New OCT scan to help doctors with treatment of Multiple Sclerosis
A simple eye test may offer a fast and easy way to monitor patients with multiple sclerosis (MS) according to medical experts. A test conducted by the John Hopkins University in Maryland found patients had earlier and more active forms of Multiple Sclerosis (MS) if the lining at the back of their eye had thinned.
The study enrolled 164 MS patients who underwent eye scans every 6 months for a period of 21 months. The participants also had Magnetic Resonance Imaging (MRI) brain scans at the start of the study and yearly thereafter.
Optical Coherence Tomography (OCT) is a scan that measures the thickness of the lining at the back of the eye – the retina and can help doctors significantly according to reports. The scan itself is a straightforward procedure that does not take much time and General Practitioners and perform the test as well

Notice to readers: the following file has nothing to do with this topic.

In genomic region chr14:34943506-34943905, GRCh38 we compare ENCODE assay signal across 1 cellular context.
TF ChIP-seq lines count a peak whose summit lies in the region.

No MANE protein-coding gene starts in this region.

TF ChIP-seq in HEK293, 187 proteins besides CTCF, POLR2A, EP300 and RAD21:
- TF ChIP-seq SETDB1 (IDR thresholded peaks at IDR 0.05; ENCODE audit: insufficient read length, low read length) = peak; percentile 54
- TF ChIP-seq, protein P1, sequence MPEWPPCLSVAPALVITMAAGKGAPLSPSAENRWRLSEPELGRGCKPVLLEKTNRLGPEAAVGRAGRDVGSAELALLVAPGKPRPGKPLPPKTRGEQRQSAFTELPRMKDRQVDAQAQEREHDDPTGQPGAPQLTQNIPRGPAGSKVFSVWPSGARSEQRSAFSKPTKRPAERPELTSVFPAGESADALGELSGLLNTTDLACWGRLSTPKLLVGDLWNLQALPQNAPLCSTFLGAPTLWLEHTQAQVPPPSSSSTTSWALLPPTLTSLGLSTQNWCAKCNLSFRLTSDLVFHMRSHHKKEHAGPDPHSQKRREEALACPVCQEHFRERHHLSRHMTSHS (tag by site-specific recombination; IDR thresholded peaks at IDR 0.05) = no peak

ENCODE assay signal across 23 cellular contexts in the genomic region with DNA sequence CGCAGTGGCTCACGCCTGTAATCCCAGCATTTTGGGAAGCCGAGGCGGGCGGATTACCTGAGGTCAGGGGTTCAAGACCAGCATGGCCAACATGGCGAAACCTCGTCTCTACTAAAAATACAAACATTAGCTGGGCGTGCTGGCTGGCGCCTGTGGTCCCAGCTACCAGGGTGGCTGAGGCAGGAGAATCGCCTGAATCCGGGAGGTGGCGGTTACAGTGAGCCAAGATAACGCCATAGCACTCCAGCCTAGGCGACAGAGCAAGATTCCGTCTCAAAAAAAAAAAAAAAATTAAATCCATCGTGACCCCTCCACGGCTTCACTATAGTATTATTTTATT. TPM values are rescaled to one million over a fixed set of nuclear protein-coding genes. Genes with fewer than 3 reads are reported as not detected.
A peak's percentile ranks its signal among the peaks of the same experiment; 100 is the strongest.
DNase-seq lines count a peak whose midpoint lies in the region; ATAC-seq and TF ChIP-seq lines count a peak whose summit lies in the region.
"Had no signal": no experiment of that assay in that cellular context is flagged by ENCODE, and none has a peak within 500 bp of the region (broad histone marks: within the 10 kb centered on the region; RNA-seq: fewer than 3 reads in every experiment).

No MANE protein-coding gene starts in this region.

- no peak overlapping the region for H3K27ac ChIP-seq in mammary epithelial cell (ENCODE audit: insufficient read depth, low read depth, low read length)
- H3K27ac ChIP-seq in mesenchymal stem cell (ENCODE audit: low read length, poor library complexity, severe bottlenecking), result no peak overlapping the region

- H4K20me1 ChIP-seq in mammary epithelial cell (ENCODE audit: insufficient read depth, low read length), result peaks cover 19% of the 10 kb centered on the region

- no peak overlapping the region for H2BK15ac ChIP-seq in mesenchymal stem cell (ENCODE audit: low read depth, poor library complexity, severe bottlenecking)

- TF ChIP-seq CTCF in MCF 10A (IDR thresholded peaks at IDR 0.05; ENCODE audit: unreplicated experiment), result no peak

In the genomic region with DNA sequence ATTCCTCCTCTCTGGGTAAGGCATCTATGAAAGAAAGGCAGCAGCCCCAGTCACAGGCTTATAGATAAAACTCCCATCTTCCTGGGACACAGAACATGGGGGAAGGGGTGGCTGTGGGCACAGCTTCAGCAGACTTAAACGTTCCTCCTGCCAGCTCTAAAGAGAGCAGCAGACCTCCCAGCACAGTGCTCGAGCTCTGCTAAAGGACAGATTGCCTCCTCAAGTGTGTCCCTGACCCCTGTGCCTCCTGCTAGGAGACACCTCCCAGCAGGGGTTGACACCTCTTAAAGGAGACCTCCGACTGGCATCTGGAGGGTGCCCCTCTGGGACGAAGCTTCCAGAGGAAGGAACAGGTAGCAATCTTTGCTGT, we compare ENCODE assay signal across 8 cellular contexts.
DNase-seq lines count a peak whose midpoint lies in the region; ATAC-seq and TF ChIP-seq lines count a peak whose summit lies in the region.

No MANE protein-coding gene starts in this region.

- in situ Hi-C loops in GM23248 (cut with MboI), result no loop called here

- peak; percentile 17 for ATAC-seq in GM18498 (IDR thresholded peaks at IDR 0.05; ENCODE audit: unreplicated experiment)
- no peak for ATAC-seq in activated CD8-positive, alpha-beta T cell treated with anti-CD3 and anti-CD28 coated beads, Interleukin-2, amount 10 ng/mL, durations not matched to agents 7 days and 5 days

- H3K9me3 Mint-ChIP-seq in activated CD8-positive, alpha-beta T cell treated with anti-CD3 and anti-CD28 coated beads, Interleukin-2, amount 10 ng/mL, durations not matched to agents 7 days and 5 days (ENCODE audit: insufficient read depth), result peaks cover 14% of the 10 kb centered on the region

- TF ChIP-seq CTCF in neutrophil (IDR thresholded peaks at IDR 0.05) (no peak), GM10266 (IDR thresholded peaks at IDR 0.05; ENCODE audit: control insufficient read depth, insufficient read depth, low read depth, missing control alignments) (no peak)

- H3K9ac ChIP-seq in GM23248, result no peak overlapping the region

MS is a disease which progressively injures the nerves of the brain as well as the spinal cord. The cause of the disease is unknown and early symptoms include weakness, tingling, numbness, and blurred vision.
Scientists believe that the OCT scan could provide a good way to monitor MS because it is unpredictable and becomes difficult for doctors to monitor the disease with the help of other available diagnostic tools.